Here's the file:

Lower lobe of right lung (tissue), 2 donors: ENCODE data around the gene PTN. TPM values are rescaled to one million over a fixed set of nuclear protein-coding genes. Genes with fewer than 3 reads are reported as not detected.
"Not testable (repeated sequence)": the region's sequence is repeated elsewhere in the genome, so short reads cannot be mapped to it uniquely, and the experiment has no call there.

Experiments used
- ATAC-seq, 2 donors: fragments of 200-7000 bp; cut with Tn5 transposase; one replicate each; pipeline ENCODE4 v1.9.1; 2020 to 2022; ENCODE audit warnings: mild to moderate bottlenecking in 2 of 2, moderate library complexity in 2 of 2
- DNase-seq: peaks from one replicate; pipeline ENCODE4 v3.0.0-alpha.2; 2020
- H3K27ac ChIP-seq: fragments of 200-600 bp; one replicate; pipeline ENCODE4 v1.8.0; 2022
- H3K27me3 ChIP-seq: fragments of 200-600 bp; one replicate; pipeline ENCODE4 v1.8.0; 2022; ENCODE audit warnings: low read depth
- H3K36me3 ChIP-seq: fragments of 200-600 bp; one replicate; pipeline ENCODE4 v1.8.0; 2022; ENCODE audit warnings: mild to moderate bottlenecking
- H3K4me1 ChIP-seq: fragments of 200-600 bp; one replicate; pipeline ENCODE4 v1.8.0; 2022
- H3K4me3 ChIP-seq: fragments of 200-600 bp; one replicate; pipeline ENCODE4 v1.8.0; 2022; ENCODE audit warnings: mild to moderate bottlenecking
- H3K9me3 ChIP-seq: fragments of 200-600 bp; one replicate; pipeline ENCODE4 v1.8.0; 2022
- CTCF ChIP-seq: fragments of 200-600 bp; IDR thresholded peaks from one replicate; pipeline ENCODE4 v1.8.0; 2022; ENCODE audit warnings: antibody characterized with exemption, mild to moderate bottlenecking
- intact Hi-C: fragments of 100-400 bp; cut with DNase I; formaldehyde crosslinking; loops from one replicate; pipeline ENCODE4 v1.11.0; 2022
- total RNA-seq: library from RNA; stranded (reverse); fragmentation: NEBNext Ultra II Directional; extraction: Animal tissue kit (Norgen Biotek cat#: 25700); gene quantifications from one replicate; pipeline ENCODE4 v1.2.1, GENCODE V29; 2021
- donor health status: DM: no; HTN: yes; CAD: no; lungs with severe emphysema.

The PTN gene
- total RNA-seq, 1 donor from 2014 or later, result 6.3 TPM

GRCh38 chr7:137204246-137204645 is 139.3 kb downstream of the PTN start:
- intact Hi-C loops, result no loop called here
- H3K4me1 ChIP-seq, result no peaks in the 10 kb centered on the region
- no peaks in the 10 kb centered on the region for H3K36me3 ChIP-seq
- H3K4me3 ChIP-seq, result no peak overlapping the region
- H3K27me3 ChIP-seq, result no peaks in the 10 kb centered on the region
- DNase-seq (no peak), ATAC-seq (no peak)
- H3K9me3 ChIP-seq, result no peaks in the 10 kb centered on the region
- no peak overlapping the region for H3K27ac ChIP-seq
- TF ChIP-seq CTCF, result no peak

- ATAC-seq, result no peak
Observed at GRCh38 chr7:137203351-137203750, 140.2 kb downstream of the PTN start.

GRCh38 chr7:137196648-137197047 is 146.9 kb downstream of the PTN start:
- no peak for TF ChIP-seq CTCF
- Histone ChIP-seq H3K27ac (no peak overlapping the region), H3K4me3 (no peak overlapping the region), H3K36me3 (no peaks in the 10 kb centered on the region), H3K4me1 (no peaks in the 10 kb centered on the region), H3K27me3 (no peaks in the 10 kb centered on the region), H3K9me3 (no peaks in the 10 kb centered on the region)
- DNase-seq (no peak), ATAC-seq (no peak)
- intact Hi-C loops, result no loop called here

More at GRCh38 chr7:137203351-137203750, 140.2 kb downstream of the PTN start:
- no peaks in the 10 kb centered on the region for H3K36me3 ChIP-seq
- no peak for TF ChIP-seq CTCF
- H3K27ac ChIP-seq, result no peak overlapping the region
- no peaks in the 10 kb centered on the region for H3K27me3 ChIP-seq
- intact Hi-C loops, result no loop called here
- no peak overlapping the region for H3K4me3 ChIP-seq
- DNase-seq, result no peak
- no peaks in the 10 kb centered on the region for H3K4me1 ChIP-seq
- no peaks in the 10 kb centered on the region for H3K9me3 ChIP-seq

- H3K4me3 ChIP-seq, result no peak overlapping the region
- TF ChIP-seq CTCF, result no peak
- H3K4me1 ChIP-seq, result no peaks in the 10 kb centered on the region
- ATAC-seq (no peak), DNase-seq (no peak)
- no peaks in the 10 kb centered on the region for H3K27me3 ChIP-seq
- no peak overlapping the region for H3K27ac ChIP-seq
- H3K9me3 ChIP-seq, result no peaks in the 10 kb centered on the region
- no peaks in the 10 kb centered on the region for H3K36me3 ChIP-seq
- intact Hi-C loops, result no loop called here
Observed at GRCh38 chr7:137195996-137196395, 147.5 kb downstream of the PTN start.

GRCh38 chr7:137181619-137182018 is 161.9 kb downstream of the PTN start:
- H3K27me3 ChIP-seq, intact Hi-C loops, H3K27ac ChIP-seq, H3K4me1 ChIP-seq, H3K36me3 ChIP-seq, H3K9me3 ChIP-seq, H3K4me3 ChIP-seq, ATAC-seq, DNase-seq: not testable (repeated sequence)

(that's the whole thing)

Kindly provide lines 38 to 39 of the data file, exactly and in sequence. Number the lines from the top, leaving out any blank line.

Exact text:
- H3K27ac ChIP-seq, result no peak overlapping the region
- no peaks in the 10 kb centered on the region for H3K27me3 ChIP-seq